Another full disclosure, Scott is the publisher and editor of Main Street Rag Publishing – so he published my first collection of poetry. But even if he hadn’t, I’d say these things about him.
One of the attributes I admire about Scott is his honesty. One never wonders what he thinks about in politics, about life in general, about one’s poetry. Scott will be respectful, but won’t sugar-coat critique. Poets need that kind of honest feedback in order to write better. And he’s down-to-earth enough that he also expects that kind of honest feedback for his own work.
He’s generous when it comes to fellow poets and poets just getting started, encouraging and supporting through open mics and readings.
His love and admiration for his wife, Jill, is evident in just about every conversation.
All of this makes for amazing poetry, and Scott’s is. He minces no words when skewering politicians – though he often adds a bit of humor. His images are clean, with no unnecessary fluff getting in the way. When he writes about his motorcycle, it’s like riding with him in a sidecar – because Jill will be on the back! Scott’s recollections and reflections of growing up in Pennsylvania leave no doubt in the reader’s mind that the steel mills forged the poet who writes about them.
From Steel Womb Revisited, published by Main Street Rag Publishing, posted with the poet’s permission.
I like a town
with horse shit
right on Main Street
and a hitching post
in front of City hall.
of big city pretense.
From Balancing on Two Wheels, published by Main Street Rag Publishing, posted with the poet’s permission.
On Central Avenue
Latin rhythms mamba
from the cab of the truck
ahead of me.
Several Hispanics — Mexicans,
I think — sit shoulder to shoulder
in the front seat, two more are
packed with the tools in the back.
The music is light, energetic,
and though I don’t know
many of the words, they dance
in the air with a joyful sound.
The young men in the truck
wear shirts soiled from sweating
beneath an intolerant sun, they
don’t notice me watching them.
I don’t know much about Latin music
or Espanol, but I know about sweat
and hard work and how a full day in the sun
can drain the life right out of you.
But that lifting rhythm speaks to me, it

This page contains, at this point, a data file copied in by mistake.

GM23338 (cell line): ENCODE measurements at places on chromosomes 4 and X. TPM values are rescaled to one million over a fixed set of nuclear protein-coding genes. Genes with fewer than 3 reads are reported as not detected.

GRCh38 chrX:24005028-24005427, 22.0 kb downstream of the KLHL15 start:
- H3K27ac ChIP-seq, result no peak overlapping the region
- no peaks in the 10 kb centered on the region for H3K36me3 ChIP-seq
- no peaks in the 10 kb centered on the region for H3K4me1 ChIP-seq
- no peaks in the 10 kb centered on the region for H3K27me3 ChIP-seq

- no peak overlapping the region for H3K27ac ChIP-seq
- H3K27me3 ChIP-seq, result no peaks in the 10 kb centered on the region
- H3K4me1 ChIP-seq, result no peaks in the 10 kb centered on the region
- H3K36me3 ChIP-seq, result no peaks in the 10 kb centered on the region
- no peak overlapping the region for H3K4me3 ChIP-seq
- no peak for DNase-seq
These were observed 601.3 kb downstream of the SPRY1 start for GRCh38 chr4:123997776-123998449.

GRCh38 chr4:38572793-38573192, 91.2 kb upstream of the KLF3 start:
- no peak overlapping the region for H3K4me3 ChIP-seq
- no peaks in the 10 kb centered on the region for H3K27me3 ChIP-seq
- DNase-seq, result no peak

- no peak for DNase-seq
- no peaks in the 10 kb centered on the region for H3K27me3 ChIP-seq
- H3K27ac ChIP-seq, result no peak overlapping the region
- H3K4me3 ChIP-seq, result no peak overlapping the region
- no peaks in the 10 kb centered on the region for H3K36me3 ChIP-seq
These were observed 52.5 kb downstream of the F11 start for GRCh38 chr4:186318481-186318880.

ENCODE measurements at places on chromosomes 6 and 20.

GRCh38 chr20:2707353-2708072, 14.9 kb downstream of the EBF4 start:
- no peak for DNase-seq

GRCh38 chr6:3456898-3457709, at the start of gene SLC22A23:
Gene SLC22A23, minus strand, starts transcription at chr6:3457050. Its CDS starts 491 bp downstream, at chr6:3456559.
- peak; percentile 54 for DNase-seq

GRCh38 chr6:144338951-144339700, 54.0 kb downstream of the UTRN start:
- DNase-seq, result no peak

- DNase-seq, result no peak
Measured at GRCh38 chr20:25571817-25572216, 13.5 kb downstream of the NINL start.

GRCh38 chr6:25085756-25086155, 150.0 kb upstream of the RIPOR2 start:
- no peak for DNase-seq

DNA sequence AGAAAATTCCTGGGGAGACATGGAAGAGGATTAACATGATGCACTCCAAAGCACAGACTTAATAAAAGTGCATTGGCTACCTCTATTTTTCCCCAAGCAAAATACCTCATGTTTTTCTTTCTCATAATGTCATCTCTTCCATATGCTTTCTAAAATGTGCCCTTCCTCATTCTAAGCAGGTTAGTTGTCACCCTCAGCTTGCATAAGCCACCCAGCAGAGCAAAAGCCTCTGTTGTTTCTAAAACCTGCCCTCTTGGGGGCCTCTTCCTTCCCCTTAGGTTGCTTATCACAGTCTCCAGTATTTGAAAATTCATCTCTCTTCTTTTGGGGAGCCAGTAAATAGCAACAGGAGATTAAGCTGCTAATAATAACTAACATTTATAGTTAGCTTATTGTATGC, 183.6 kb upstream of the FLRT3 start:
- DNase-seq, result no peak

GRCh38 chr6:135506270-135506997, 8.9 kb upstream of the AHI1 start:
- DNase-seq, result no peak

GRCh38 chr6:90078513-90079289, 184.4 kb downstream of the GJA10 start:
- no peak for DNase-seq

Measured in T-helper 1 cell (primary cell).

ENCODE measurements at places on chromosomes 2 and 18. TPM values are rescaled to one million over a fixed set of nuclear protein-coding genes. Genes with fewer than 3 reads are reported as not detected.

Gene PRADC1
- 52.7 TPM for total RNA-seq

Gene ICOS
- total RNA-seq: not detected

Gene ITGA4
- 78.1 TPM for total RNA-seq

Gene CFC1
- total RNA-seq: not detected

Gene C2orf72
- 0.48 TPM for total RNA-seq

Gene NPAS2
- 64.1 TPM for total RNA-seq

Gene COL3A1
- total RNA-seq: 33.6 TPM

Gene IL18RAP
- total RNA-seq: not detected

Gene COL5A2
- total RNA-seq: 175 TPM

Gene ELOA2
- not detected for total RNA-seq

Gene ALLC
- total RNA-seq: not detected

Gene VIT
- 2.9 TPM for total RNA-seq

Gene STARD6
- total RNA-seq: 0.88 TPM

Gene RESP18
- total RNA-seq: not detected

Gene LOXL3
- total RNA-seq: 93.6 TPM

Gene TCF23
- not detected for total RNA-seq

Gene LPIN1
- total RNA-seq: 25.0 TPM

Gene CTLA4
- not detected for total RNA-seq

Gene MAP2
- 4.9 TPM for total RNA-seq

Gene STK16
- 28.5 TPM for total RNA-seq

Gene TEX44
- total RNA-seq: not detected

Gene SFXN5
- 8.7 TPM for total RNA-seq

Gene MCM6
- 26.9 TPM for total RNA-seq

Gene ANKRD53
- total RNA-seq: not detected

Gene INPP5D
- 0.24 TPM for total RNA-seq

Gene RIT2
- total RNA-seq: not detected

bridges the barrier and resonates more than
the Mercedes man in the lane beside me
who shapes his lips to sing the blues.
Two Travelers – for Jill
She holds to me as if
she thinks I’m going someplace,
as if these two wheels could
take us somewhere mythical
and leave our responsibilities
at the curb.
She leans with me
as I speed through the turns,
tightens her grip and tucks
her hands in my pockets
when a winter breeze
bristles our resolve.
on warm country roads,
she lays her arms out,
winglike, as if speed
or force of will could
lift us off the pavement.
We embrace our freedom
with codependence — two travelers
entangled in a journey, searching
for the sign post, the star,
the driveway that leads
to the promised land.
On Central Avenue was previously published in Slipstream.
I was thinking I wrote my first poem at 6 years old—in first grade—for my first grade teacher, Ms. Barber—who happened to have also been my mother’s first grade teacher. It was about a robin. I’m not a person who likes to lose or likes to be corrected in front of a class. You know how young kids are—especially when a 6 year old is willing to debate his teacher about the physical activity of birds because he got a question wrong on a multiple choice test. But then I was thinking, Do they actually have multiple choice tests in first grade?—So maybe it was second grade. Anyway—it was a lo-o-o-o-ong time ago.
Scott co-hosts a monthly reading with Jonathan Rice, Third Friday Reading Series, held at The Third Place in Charlotte.